Bigfoot Encounters

Paul Freeman 1943 - 2003
"Bigfoot Proponent Comes to the End of the Trail"
by Michael Dennett

Leon Paul Freeman, a central figure in the hubbub that passes for Bigfoot research, died on April 2, 2003, at age fifty-nine. His position within the inner circle of Bigfoot enthusiasts was the result not only of his prolonged activity but his alleged sightings and subsequent footprint discovery in June 1982 of a huge, ape-like bipedal monster in the Blue Mountains spanning the Oregon/Washington border. This incident produced a series of remarkable footprints, sometimes referred to as the Mill Creek prints (after the location where they were found). For a time, these casts with the possible exception of the famous 1967 Patterson film--constituted the best evidence for the existence of the Bigfoot (Sasquatch) creature.

The Mill Creek watershed is part of a public water supply administered by the U.S. Forest Service; immediately following the footprint disclosure the Forest Service conducted a detailed investigation. The examination by a wildlife biologist and a border patrol tracker concluded the tracks were a hoax, but in true bureaucratic form the Service withheld the findings from the public. Although a-select few within the Bigfoot community knew of the details of the investigation, Washington State University (WSU) Professor Grover Krantz among them, word was suppressed and those who believed the tracks genuine were never told of the evidence against their authenticity. Krantz, the most vociferous proponent, gained significant support for the reality of the monster within the academic community by presenting plaster casts showing the remarkable detail of the Mill Creek prints. At one point anthropologist Robert Meier, supporting the WSU professor, said that Krantz "had offered cautious interpretations of the evidence." By September 1987, Newsweek was reporting that the Mill Creek footprints "are giving credence to the existence of Sasquatch," proof that Freeman's tale (backed by Krantz's vigorous promotion of the tracks) was winning the battle for recognition.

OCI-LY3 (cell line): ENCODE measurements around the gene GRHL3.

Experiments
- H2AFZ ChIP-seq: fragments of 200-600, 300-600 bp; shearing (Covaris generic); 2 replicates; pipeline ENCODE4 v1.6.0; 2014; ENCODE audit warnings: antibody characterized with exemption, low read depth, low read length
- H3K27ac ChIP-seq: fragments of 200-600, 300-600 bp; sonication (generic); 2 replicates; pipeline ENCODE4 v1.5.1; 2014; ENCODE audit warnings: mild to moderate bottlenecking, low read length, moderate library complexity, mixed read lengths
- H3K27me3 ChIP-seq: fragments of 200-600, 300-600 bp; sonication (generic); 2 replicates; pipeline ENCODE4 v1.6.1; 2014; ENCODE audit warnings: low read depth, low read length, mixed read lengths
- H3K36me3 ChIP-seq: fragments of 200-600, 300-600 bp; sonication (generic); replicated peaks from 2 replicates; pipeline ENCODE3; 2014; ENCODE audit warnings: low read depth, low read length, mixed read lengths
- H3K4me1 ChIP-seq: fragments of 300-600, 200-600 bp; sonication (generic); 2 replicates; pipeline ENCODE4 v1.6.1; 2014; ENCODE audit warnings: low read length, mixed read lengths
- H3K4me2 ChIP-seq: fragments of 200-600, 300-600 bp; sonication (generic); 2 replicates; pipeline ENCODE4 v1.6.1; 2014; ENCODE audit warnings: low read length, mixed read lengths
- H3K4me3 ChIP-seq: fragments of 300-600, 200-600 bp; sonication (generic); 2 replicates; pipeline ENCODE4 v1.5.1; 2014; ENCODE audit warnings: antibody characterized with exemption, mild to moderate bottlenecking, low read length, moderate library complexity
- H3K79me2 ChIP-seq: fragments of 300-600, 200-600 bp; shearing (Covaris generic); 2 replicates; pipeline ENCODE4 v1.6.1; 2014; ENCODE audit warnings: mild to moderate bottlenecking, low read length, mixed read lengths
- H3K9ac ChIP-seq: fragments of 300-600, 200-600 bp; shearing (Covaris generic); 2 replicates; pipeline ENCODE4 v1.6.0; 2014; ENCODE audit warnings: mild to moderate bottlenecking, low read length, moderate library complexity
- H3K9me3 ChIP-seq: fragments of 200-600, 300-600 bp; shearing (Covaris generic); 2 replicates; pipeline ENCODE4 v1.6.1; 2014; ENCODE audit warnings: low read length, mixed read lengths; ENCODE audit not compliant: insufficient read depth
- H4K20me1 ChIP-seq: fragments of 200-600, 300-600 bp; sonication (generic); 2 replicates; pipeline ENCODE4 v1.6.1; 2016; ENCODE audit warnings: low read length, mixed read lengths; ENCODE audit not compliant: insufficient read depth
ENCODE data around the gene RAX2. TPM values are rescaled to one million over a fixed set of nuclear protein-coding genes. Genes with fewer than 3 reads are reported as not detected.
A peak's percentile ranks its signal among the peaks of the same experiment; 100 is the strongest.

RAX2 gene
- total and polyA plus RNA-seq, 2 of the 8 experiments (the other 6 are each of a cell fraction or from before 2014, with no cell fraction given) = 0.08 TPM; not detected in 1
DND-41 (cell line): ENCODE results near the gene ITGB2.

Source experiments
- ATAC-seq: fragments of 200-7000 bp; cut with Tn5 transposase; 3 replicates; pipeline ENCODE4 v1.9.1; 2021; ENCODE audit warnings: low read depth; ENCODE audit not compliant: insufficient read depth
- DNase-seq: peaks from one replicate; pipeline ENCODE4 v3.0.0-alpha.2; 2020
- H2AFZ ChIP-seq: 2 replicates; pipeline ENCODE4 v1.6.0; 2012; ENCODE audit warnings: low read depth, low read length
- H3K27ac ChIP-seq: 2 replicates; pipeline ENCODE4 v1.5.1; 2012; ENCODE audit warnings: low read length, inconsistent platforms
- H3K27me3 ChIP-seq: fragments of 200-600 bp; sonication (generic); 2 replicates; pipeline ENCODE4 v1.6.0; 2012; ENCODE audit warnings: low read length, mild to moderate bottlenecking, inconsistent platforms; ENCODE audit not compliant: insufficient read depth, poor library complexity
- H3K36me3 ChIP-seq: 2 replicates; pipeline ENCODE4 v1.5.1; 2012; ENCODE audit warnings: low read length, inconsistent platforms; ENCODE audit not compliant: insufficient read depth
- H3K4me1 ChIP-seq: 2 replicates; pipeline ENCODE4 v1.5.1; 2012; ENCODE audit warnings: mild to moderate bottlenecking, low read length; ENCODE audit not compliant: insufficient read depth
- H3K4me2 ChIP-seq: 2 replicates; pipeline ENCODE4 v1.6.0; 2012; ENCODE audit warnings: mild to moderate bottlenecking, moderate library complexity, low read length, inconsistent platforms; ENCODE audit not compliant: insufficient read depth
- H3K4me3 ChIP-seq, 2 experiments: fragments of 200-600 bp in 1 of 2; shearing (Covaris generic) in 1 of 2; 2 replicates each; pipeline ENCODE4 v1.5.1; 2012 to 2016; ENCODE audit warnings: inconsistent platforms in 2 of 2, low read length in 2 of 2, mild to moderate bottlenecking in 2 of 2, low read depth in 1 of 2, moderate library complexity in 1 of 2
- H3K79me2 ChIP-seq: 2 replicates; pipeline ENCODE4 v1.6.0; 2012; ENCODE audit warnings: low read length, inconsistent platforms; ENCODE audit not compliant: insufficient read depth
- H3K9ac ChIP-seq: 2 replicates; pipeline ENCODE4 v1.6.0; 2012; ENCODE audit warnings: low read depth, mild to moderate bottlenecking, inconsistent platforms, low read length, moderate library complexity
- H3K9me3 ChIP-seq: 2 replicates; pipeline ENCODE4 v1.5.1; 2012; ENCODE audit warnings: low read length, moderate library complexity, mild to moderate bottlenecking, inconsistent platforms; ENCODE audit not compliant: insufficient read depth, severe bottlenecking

As it turned out, the Newsweek article was the high point of the case; on October 29, ABC's Good Morning America ran an investigative segment on Bigfoot. The broadcast was remarkably skeptical for television-and Freeman himself revealed that prior to the discovery of the Mill Creek tracks he had faked Bigfoot tracks! The Skeptical Inquirer followed up with an in-depth analysis of Freeman's Mill Creek tracks, uncovering not only the Forest Service report, but additional damaging evidence. The investigation was published as the feature story for the Spring 1989 issue.

As damaging as the ABC feature and the SI article were, many still had confidence in Freeman's story. In 1989 1 interviewed Vance Orchard, a local newspaper reporter, for an article about people who were on the hunt for Sasquatch. He told me that if "you had to pick someone to go into the wilderness with, you couldn't find a better tracker than Freeman." Unfortunately Freeman underestimated long-time Bigfoot researcher René Dahinden. When both were in the Blue Mountains, Freeman told Dahinden he'd found yet another set of Sasquatch tracks. Suspicious of "evidence" so readily at hand, Dahinden made plaster casts and photographs of the footprints, and upon examination discovered they consisted of an uninterrupted sequence of left, right, left and left, a most unlikely gait for a bipedal creature.